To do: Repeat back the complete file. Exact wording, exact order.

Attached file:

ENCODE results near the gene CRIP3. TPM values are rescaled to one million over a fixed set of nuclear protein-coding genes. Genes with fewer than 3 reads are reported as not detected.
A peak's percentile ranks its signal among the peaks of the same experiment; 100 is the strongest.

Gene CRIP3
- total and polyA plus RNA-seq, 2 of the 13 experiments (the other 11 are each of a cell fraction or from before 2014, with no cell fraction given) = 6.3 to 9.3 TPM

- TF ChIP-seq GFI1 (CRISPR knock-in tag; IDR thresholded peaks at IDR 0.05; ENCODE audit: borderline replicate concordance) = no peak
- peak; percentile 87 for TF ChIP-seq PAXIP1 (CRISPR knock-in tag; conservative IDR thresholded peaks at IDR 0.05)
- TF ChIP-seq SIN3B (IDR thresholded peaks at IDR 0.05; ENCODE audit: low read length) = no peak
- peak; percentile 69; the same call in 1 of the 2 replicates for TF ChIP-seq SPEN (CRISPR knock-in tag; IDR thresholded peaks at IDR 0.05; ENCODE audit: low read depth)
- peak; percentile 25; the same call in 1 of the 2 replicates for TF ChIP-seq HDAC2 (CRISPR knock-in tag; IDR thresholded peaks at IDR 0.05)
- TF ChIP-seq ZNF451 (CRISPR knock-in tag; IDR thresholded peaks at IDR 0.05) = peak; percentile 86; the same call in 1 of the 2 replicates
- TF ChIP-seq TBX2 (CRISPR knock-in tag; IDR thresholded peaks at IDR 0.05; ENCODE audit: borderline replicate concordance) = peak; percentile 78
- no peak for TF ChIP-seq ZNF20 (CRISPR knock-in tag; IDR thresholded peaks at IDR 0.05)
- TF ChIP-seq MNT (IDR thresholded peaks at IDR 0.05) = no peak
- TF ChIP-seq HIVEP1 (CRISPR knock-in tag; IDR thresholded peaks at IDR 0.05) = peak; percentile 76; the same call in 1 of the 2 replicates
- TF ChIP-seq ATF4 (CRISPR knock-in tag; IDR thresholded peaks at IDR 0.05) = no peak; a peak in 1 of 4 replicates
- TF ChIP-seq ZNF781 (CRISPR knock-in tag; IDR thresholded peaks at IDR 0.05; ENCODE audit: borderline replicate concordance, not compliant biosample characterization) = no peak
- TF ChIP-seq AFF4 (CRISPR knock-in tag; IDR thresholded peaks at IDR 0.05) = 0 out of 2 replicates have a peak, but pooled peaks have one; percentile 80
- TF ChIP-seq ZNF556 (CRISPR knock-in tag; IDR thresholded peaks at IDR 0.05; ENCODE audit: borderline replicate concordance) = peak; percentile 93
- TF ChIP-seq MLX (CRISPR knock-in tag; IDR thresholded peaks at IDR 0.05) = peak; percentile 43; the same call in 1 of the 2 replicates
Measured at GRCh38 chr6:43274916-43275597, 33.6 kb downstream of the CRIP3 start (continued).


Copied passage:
ENCODE results near the gene CRIP3. TPM values are rescaled to one million over a fixed set of nuclear protein-coding genes. Genes with fewer than 3 reads are reported as not detected.
A peak's percentile ranks its signal among the peaks of the same experiment; 100 is the strongest.

Gene CRIP3
- total and polyA plus RNA-seq, 2 of the 13 experiments (the other 11 are each of a cell fraction or from before 2014, with no cell fraction given) = 6.3 to 9.3 TPM

- TF ChIP-seq GFI1 (CRISPR knock-in tag; IDR thresholded peaks at IDR 0.05; ENCODE audit: borderline replicate concordance) = no peak
- peak; percentile 87 for TF ChIP-seq PAXIP1 (CRISPR knock-in tag; conservative IDR thresholded peaks at IDR 0.05)
- TF ChIP-seq SIN3B (IDR thresholded peaks at IDR 0.05; ENCODE audit: low read length) = no peak
- peak; percentile 69; the same call in 1 of the 2 replicates for TF ChIP-seq SPEN (CRISPR knock-in tag; IDR thresholded peaks at IDR 0.05; ENCODE audit: low read depth)
- peak; percentile 25; the same call in 1 of the 2 replicates for TF ChIP-seq HDAC2 (CRISPR knock-in tag; IDR thresholded peaks at IDR 0.05)
- TF ChIP-seq ZNF451 (CRISPR knock-in tag; IDR thresholded peaks at IDR 0.05) = peak; percentile 86; the same call in 1 of the 2 replicates
- TF ChIP-seq TBX2 (CRISPR knock-in tag; IDR thresholded peaks at IDR 0.05; ENCODE audit: borderline replicate concordance) = peak; percentile 78
- no peak for TF ChIP-seq ZNF20 (CRISPR knock-in tag; IDR thresholded peaks at IDR 0.05)
- TF ChIP-seq MNT (IDR thresholded peaks at IDR 0.05) = no peak
- TF ChIP-seq HIVEP1 (CRISPR knock-in tag; IDR thresholded peaks at IDR 0.05) = peak; percentile 76; the same call in 1 of the 2 replicates
- TF ChIP-seq ATF4 (CRISPR knock-in tag; IDR thresholded peaks at IDR 0.05) = no peak; a peak in 1 of 4 replicates
- TF ChIP-seq ZNF781 (CRISPR knock-in tag; IDR thresholded peaks at IDR 0.05; ENCODE audit: borderline replicate concordance, not compliant biosample characterization) = no peak
- TF ChIP-seq AFF4 (CRISPR knock-in tag; IDR thresholded peaks at IDR 0.05) = 0 out of 2 replicates have a peak, but pooled peaks have one; percentile 80
- TF ChIP-seq ZNF556 (CRISPR knock-in tag; IDR thresholded peaks at IDR 0.05; ENCODE audit: borderline replicate concordance) = peak; percentile 93
- TF ChIP-seq MLX (CRISPR knock-in tag; IDR thresholded peaks at IDR 0.05) = peak; percentile 43; the same call in 1 of the 2 replicates
Measured at GRCh38 chr6:43274916-43275597, 33.6 kb downstream of the CRIP3 start (continued).